Stories We Like: A Guide to the Comma
"And the goode wyf answerde, that she coude speke no frenshe. And the marchaunt was angry, for he also coude speke no frenshe, but wolde have hadde egges, and she understode hym not."She did, however, recognize another customer's request for "eyren." Egg nog is Amer.Eng. c.1775, from nog "strong ale," an E.Anglian dialectal word of unknown origin. Bad egg in the fig. sense is from 1855. To have egg on (one's) face "be made to look foolish" is first recorded 1964. Egg-beater is from 1828; slang sense of "helicopter" is from 1937. Eggshell as emblematic of "thin and delicate" is from 1835; as a color term, it dates from 1894.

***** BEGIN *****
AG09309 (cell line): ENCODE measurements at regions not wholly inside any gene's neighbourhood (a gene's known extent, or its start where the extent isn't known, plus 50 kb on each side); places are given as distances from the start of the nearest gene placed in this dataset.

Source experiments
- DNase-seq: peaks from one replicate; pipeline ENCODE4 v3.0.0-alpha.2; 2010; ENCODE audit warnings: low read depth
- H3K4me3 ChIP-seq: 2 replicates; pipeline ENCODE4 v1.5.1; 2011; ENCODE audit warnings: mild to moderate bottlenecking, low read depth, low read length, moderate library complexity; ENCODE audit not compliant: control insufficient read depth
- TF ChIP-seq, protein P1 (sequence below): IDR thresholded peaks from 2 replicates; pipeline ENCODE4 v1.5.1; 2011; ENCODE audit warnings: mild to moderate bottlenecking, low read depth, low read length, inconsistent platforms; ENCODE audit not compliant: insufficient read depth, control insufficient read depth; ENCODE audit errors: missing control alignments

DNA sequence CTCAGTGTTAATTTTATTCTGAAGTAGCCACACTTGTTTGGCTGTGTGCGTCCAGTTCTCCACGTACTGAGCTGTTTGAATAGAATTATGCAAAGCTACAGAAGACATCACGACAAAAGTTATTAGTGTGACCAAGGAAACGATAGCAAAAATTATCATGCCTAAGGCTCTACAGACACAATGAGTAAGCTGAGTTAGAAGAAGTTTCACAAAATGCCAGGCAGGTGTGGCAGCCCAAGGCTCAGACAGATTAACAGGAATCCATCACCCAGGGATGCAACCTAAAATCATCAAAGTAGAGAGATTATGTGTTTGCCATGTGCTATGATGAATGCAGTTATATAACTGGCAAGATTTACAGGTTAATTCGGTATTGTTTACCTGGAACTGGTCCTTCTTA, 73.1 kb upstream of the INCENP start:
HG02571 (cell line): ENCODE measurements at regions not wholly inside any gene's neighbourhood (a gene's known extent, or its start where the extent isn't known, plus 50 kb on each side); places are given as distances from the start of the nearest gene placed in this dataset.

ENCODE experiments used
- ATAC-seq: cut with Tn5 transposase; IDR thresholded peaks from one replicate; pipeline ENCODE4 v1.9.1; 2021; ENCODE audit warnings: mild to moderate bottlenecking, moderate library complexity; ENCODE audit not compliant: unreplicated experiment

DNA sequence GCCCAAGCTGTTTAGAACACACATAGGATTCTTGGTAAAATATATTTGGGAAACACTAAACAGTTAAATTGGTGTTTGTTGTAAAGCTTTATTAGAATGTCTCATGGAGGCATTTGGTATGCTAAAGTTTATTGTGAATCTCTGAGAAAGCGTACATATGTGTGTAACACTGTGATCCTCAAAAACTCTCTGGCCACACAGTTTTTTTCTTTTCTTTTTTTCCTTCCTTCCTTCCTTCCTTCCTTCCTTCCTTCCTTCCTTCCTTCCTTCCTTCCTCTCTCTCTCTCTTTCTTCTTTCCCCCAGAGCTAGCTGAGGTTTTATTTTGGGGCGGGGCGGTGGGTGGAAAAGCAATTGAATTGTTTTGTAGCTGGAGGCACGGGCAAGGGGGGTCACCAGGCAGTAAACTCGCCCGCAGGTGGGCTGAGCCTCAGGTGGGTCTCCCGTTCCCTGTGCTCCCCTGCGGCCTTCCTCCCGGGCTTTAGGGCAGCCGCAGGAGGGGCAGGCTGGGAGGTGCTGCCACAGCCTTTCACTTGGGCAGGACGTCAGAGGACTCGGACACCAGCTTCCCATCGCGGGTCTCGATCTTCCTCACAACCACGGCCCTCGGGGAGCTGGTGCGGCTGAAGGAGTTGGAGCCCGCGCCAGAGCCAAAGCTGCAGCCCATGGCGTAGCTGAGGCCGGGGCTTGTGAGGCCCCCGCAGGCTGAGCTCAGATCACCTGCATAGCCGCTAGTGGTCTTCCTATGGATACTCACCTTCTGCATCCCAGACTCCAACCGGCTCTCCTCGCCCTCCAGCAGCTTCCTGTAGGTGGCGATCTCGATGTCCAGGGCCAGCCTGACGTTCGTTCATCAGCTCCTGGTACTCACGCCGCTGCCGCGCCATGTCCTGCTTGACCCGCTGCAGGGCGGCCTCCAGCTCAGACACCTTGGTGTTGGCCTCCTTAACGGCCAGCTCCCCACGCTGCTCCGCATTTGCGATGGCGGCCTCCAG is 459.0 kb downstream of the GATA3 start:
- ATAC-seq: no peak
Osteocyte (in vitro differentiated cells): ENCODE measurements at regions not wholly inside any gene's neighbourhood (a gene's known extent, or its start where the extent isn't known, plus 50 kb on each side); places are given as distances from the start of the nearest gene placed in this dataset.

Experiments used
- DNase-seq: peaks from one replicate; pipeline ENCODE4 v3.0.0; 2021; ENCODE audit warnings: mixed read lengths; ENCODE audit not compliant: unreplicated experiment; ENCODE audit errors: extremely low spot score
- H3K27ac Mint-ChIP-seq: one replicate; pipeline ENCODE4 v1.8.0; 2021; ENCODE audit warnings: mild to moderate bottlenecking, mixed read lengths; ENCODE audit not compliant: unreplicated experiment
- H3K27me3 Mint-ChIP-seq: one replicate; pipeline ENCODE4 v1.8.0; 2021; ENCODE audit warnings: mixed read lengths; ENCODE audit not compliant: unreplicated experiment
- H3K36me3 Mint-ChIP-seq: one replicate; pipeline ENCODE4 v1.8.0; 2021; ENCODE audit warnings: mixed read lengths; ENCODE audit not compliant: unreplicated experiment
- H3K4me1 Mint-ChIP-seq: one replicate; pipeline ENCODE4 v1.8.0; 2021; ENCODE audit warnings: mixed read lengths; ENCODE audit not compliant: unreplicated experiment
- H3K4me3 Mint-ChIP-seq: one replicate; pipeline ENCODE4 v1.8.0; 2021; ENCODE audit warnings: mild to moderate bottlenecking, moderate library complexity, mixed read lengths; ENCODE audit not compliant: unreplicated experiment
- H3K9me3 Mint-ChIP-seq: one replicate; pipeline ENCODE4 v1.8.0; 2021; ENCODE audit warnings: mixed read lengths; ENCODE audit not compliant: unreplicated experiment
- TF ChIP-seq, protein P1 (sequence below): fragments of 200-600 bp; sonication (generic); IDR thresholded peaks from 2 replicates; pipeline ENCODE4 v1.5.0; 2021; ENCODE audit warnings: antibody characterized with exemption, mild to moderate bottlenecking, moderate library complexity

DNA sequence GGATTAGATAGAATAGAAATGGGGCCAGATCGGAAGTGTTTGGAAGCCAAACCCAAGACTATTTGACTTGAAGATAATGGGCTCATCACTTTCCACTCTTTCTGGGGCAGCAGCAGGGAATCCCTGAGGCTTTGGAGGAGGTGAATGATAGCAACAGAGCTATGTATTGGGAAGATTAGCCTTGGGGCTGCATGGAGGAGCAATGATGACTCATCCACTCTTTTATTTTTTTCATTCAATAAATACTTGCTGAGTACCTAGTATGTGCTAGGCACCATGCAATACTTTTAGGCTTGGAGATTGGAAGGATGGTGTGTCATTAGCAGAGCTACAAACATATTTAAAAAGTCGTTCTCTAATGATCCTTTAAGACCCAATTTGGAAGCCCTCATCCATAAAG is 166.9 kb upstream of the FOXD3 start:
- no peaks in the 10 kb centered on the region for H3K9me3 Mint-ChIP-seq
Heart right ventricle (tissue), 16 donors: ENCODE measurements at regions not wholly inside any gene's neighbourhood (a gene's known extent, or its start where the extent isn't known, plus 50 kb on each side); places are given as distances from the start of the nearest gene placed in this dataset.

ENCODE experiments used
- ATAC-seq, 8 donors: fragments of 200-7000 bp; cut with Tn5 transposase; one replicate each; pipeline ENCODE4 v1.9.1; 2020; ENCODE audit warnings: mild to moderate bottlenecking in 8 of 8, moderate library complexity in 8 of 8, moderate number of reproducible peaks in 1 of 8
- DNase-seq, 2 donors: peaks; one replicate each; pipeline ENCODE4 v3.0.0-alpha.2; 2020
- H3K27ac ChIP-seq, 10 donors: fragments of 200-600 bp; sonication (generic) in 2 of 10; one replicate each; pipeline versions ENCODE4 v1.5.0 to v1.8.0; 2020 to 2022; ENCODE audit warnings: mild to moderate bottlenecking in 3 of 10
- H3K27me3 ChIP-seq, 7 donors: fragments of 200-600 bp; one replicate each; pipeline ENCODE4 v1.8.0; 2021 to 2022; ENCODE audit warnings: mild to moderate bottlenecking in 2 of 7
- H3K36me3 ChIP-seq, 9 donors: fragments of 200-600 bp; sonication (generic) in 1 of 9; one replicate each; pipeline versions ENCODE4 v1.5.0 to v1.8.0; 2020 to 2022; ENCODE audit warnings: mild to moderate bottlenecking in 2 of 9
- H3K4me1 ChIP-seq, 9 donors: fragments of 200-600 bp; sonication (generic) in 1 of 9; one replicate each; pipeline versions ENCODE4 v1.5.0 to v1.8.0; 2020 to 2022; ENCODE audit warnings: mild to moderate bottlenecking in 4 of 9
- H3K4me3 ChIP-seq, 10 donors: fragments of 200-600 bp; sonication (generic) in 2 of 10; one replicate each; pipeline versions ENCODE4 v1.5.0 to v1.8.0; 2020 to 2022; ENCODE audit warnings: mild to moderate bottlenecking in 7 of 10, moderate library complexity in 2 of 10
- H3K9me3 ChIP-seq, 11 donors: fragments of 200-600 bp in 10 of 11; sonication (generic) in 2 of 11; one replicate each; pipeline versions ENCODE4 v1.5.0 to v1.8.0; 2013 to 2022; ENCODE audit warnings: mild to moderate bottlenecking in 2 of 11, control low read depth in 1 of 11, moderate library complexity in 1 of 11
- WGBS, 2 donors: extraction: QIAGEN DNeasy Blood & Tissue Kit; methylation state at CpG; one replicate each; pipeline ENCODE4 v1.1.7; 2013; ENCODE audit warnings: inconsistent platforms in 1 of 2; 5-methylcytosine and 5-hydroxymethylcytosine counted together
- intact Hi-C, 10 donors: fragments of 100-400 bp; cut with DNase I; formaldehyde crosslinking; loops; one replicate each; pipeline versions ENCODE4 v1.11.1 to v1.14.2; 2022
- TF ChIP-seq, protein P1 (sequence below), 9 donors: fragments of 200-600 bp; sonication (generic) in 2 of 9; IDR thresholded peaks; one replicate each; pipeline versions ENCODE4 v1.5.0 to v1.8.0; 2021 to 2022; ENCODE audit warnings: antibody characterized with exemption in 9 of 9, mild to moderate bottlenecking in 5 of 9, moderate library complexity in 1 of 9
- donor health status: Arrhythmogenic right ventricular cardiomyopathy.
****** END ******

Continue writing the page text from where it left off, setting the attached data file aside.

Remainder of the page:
The female sexual cell or gamete; an ovum.
A female gamete.
[first sense altered fr the mid-19th-century term bad egg, ''bad or rotten person'']
(Heb. beytsah, "whiteness"). Eggs deserted (Isa. 10:14), of a bird (Deut. 22:6), an ostrich (Job 39:14), the cockatrice (Isa. 59:5). In Luke 11:12, an egg is contrasted with a scorpion, which is said to be very like an egg in its appearance, so much so as to be with difficulty at times distinguished from it. In Job 6:6 ("the white of an egg") the word for egg (hallamuth') occurs nowhere else. It has been translated "purslain" (R.V. marg.), and the whole phrase "purslain-broth", i.e., broth made of that herb, proverbial for its insipidity; and hence an insipid discourse. Job applies this expression to the speech of Eliphaz as being insipid and dull. But the common rendering, "the white of an egg", may be satisfactorily maintained.